Primary School students get first hand experience of science


More than 160 pupils from six local primary schools are getting hands-on in the science labs at Waterford Institute of Technology (WIT) this week at a special two-day event designed to promote scientific study and careers.

Now in its ninth year, Challenge Science was developed by Junior Achievement Ireland to introduce primary school pupils to a world of discovery and to make them more aware of exciting study and career opportunities in Ireland’s thriving science, engineering and technology sectors with many world-leading companies continuing to grow here.

In Waterford, Challenge Science is delivered at WIT in partnership with Genzyme, a Sanofi Company, with 16 volunteers from the biopharmaceutical company’s Waterford campus leading hands-on workshops today (Wednesday) and tomorrow.

This year, some 160 sixth class pupils from six local schools – St Stephen’s De La Salle; St John of God; Mount Sion; Our Lady of Mercy; St Mary’s and Waterpark – are taking part. Challenge Science sees the children aged 10-12 learn more about forensic science; famous scientists; biopharma and future study and career paths.

Denise Power, Area Manager, South East, Junior Achievement Ireland, said: “It’s a terrific couple of days. The children really jump in to make the most of the workshops where there’s a real emphasis on getting hands-on and engaging with experiments. The whole idea is to show that science can be great fun rather than something hard to do. The workshops are also designed to have children working together to help dispel any myths about science being isolated solo work.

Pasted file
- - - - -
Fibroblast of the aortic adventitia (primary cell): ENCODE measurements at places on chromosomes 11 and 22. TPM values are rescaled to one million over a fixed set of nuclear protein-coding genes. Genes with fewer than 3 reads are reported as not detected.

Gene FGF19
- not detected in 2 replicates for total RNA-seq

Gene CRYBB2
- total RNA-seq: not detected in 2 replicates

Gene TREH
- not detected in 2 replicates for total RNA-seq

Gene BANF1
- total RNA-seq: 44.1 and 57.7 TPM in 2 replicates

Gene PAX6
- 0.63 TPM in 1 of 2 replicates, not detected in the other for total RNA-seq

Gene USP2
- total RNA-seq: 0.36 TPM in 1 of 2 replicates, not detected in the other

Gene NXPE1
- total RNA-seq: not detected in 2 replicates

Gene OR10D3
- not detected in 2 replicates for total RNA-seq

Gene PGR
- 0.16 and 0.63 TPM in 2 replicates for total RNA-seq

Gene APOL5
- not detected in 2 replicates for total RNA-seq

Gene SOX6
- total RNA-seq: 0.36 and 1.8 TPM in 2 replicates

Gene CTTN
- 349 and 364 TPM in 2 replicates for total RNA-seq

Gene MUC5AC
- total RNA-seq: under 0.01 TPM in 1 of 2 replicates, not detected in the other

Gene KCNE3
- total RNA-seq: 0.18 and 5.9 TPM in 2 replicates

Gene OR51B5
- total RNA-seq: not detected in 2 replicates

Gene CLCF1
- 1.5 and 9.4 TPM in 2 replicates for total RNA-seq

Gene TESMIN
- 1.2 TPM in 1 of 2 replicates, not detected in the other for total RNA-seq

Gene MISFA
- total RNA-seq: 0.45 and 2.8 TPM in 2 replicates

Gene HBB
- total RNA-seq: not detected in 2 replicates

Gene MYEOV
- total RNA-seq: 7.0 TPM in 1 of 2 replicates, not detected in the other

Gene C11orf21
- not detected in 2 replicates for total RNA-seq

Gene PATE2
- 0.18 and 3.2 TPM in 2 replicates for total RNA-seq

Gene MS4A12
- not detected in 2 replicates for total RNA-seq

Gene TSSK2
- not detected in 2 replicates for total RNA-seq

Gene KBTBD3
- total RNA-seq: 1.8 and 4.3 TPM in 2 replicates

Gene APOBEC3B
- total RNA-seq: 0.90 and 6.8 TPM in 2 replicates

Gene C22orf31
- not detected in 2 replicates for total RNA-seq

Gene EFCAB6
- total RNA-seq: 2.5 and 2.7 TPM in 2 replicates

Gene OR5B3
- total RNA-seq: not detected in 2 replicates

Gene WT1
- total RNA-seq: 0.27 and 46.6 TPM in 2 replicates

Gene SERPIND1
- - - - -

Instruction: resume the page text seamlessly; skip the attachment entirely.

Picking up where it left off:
“The volunteers from industry are great role models and the whole experience helps to spark the curiosity of the children before they move into secondary school where science subjects are available. There’s no doubt that many of those who enjoy Challenge Science will go on the have great professional careers and some of those who attended sessions in our early years of the programme are now through secondary school and studying science at third-level. All of our work is about helping young people achieve their potential and Challenge Science fits very well in that context.”

Gavin O’Brien, Head of HR, Genzyme Waterford, added: “Our team are delighted to volunteer for Challenge Science and get a great buzz from engaging with the children who never fail to ask great questions and get stuck in to the workshops. There’s a recognised need to encourage more people to study science, engineering and technology programmes in secondary school and on into higher education so anything we can do to encourage children to start out on those pathways is time well spent.”

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